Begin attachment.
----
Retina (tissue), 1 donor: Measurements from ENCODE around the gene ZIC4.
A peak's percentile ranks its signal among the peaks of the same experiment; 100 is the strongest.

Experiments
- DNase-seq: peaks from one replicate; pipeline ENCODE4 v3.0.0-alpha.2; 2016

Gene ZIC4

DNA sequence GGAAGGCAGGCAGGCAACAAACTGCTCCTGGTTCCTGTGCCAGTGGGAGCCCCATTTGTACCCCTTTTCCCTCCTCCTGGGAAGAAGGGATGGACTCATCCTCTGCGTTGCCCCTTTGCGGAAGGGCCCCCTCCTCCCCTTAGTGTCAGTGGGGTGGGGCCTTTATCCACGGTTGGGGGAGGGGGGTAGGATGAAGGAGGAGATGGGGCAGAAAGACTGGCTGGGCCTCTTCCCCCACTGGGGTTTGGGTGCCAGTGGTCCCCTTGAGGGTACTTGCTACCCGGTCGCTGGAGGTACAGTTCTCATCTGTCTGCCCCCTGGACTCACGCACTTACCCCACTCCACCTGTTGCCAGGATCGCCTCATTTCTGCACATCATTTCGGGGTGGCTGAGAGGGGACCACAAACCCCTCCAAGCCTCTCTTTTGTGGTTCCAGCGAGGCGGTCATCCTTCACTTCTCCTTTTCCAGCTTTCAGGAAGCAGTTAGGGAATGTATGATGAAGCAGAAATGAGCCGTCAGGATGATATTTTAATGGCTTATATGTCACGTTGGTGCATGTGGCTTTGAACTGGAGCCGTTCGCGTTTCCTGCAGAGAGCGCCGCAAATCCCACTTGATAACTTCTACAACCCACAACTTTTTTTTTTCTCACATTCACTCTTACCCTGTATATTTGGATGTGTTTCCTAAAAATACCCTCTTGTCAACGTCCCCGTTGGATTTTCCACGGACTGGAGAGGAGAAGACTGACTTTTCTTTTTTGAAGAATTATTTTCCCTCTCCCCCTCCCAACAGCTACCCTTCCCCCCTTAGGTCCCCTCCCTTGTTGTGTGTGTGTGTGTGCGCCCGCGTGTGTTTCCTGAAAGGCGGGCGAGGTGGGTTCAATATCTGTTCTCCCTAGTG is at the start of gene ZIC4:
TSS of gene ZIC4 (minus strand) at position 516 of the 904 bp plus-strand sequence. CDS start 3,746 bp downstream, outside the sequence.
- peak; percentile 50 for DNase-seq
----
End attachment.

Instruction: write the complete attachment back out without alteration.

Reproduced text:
Retina (tissue), 1 donor: Measurements from ENCODE around the gene ZIC4.
A peak's percentile ranks its signal among the peaks of the same experiment; 100 is the strongest.

Experiments
- DNase-seq: peaks from one replicate; pipeline ENCODE4 v3.0.0-alpha.2; 2016

Gene ZIC4

DNA sequence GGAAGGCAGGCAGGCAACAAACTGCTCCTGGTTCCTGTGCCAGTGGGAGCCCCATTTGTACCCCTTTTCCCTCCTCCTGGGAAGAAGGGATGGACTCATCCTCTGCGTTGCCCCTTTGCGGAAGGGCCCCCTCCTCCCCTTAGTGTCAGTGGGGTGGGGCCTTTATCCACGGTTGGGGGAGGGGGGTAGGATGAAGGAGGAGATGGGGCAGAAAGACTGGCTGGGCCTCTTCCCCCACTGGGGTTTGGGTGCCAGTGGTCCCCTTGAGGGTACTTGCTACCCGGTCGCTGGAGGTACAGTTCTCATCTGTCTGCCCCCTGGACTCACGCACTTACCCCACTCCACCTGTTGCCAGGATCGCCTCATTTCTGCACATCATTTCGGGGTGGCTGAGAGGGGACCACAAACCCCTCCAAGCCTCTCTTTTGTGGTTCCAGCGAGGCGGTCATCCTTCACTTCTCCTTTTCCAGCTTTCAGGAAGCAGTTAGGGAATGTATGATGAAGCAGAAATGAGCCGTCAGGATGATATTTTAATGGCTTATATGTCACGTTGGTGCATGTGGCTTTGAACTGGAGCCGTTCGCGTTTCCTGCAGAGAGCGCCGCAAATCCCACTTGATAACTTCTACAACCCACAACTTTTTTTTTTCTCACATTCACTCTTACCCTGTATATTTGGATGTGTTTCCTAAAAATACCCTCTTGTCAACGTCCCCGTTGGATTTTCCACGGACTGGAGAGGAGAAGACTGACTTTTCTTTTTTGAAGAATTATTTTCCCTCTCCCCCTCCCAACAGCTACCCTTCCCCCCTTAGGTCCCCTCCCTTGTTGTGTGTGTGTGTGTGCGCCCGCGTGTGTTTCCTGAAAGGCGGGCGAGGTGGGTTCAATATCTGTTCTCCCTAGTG is at the start of gene ZIC4:
TSS of gene ZIC4 (minus strand) at position 516 of the 904 bp plus-strand sequence. CDS start 3,746 bp downstream, outside the sequence.
- peak; percentile 50 for DNase-seq